Michigan Capitol | Susan J. Demas
The Michigan Senate met briefly Tuesday and urged Gov. Gretchen Whitmer to allow elective procedures to resume in hospitals and expand the class of essential workers during the COVID-19 pandemic.
The resolutions could be the start of another week of GOP state lawmakers trying to cap Whitmer’s power. State lawmakers met in Lansing Friday, with the Senate sparring over and passing controversial GOP-led legislation.
The Senate approved Senate Bill 857, which would repeal the 1945 Emergency Powers of the Governor Act — one of two state laws Whitmer used as her legal basis for emergency actions during the COVID-19 pandemic, and Senate Bill 878, which would modify the duration of the governor’s executive orders, proclamations and directives.
On Tuesday, the Senate took aim at Whitmer’s executive order directing that all non-essential medical and dental procedures be postponed until after the COVID-19 outbreak that she signed in March. The order was intended to reduce the strain on the health care system and protect people from COVID-19.
However, Senate Resolution 111, sponsored by Sen. Lana Theis (R-Brighton), aims to allow the procedures to resume.
“Think of all the people who have gone without needed procedures and are confused about whether they can receive crucial chemo treatments, or when they can have knee or hip replacements — and for the doctors who are confused about whether they can provide them care. They are why we are calling on the governor to allow them to get back to work if it is safe for them and if they have the ability and capacity to do so,” said Theis.
Theis added that she was hopeful that Whitmer would rethink the order postponing non-essential procedures.
This resolution is non-binding and won’t have a direct impact on existing laws, but it does send a message and creates a formal request for Whitmer. The measure passed on a voice vote, instead of a traditional roll call vote in which lawmakers’ votes are recorded.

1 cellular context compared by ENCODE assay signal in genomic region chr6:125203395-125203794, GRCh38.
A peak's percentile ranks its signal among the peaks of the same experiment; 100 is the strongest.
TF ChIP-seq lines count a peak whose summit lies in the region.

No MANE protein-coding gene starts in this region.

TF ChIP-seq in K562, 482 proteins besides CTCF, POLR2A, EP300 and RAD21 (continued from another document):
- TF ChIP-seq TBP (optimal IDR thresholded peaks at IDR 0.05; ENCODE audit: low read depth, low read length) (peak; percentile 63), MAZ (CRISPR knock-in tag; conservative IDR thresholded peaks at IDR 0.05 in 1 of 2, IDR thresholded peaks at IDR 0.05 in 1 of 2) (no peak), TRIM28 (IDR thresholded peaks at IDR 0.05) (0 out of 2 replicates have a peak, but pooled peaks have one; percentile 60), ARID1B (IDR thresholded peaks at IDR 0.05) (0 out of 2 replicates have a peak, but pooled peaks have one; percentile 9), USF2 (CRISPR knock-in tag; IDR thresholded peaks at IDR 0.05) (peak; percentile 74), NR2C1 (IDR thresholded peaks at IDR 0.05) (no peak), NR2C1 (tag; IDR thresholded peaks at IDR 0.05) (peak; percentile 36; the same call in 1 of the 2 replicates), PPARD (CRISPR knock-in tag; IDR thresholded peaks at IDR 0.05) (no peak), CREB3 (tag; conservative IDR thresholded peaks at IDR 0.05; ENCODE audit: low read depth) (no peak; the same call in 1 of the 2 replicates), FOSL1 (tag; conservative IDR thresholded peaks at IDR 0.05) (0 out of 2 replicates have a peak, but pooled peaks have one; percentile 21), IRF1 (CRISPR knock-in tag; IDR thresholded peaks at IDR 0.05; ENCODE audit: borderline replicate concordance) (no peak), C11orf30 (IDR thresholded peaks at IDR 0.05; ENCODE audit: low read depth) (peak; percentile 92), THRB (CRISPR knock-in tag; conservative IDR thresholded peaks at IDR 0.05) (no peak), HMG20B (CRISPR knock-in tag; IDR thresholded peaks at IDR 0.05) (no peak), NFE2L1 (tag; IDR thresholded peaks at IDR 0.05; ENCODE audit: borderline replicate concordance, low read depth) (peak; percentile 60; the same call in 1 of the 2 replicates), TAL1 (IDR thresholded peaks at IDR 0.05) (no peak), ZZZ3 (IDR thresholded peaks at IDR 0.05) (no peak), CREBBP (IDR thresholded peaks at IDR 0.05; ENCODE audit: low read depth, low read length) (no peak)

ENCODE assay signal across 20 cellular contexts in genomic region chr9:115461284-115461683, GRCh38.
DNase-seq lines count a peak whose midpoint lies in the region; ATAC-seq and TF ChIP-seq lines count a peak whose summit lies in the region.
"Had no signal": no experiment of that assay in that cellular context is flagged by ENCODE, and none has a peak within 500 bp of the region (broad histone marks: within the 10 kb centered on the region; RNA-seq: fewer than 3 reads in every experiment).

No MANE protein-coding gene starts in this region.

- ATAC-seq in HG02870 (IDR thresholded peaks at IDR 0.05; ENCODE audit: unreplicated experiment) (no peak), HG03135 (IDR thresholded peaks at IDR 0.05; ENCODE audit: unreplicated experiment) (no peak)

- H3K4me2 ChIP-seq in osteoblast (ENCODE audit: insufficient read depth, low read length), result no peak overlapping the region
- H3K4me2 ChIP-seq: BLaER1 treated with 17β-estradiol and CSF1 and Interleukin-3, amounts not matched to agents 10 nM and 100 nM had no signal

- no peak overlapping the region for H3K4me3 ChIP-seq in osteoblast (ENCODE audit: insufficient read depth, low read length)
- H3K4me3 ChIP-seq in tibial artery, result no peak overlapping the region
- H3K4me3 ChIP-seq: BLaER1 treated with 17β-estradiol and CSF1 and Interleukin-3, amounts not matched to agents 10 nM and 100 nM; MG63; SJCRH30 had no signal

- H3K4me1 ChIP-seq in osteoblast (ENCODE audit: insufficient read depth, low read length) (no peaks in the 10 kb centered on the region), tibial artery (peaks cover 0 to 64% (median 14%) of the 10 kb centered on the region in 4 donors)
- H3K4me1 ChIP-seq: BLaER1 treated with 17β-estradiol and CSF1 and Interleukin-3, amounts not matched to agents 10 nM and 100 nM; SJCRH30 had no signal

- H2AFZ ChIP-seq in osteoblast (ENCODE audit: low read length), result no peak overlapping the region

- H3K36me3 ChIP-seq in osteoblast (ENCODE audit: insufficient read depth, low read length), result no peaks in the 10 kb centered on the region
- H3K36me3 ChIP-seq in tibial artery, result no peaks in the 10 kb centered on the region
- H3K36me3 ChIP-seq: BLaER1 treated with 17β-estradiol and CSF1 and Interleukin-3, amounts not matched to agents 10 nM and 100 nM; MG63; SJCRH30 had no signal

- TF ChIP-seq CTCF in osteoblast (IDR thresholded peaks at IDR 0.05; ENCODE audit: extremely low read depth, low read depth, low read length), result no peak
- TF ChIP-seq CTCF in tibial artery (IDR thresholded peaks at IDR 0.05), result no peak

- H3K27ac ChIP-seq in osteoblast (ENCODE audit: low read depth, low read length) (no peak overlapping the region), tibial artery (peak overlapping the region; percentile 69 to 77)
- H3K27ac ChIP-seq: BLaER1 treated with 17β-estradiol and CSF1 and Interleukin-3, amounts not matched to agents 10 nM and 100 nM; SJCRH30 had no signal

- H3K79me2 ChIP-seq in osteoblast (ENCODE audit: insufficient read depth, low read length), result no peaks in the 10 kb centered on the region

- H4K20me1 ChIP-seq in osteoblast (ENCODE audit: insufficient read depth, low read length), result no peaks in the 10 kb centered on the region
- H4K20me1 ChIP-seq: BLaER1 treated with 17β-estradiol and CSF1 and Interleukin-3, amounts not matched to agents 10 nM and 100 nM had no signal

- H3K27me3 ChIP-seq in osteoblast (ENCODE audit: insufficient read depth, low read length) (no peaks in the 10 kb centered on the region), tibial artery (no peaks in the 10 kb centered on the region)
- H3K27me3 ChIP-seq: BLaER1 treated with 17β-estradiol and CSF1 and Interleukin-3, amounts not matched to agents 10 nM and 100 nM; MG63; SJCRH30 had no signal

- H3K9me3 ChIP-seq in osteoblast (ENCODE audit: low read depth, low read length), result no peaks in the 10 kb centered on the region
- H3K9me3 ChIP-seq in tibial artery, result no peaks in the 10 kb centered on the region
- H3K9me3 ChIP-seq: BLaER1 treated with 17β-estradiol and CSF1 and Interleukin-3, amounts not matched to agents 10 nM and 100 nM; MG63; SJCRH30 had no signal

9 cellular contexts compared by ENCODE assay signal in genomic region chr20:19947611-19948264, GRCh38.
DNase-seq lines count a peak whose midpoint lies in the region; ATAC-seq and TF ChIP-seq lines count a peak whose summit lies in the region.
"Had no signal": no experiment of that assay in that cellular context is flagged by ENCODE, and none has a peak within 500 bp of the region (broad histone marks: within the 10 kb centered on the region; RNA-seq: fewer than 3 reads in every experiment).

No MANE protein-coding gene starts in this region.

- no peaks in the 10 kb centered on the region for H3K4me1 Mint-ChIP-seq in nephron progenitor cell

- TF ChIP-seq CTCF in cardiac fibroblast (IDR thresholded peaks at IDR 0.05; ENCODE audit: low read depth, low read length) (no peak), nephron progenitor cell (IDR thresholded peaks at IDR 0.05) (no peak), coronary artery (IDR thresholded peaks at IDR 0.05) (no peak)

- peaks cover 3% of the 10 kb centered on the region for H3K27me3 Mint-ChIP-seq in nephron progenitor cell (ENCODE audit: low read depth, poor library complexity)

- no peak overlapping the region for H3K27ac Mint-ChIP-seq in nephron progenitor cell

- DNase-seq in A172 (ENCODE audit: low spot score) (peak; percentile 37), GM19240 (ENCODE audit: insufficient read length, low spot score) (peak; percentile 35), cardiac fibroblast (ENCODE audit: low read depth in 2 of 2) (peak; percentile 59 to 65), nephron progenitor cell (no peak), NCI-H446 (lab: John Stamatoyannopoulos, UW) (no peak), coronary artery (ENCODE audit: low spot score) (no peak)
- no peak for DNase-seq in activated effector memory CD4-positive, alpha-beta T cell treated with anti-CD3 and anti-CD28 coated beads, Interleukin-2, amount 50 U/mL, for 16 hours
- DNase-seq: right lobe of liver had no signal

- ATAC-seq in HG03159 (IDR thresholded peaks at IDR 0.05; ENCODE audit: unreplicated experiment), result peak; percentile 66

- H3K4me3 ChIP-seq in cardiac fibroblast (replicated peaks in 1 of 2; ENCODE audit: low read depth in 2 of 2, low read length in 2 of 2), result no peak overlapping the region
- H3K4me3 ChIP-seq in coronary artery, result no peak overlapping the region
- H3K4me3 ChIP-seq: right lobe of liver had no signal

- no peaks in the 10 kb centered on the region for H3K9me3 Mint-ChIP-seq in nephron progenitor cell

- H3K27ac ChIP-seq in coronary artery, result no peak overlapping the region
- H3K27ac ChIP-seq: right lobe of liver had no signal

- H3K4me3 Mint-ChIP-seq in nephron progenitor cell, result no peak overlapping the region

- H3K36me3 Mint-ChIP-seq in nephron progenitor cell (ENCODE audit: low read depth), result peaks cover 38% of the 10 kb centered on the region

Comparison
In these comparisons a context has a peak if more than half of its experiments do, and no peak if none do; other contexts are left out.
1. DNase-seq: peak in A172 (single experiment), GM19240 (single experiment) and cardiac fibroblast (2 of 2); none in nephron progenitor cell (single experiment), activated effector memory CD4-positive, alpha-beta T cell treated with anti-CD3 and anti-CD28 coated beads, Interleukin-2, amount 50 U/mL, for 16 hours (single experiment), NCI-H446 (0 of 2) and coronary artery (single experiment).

Senate Resolution 112, sponsored by Sen. Rick Outman (R-Six Lakes), also was debated in the Senate.
The non-binding resolution, which also passed on a voice vote, asks Whitmer to adopt expanded federal guidance on who qualifies as an essential worker during the COVID-19 pandemic.
Those guidelines were expanded April 17 to include fields like home construction. Whitmer said during a news conference Monday that commercial and residential construction would be among the next businesses to see eased restrictions.
“Construction and elective medical procedures can happen safely, with the right procedures in place, and this morning we took action to do that,” said tweeted Senate Majority Leader Mike Shirkey (R-Clarklake).
Sen. Jeremy Moss (D-Southfield) didn’t share the same level of enthusiasm.
“Today, GOP leadership called us into session to pass a resolution to ask the governor to allow home construction — something she already said yesterday she was going to do,” tweeted Moss.
The House met Tuesday but didn’t hold votes.
House GOP spokesperson Gideon D’Assandro said that agendas for Wednesday and Thursday sessions are still being determined. Shirkey spokesperson Amber McCann didn’t respond about what the Senate may take up this week.
The House could take up the two Senate bills on the governor’s emergency powers. Whitmer also has asked for the Legislature to extend the state of emergency, which is set to expire Thursday.
Last week, lawmakers created a bicameral oversight committee to investigate the state government’s response to the COVID-19 crisis.The committee will have subpoena power over documents and other records from state officials during the COVID-19 pandemic. That panel is slated to meet Wednesday morning.
During Friday’s session, Sen. Dale Zorn (R-Ida) wore a protective face mask worn that appeared to have a Confederate flag design, which has received national media attention.
Zorn apologized, but Lt. Gov. Garlin Gilchrist, who presides over the Senate and heads a state panel on racial disparities in COVID-19, said he believes that the senator should be censured. McCann has not responded to the Advance’s inquiry if the Senate plans to take action.
Our stories may be republished online or in print under Creative Commons license CC BY-NC-ND 4.0. We ask that you edit only for style or to shorten, provide proper attribution and link to our web site. Please see our republishing guidelines for use of photos and graphics.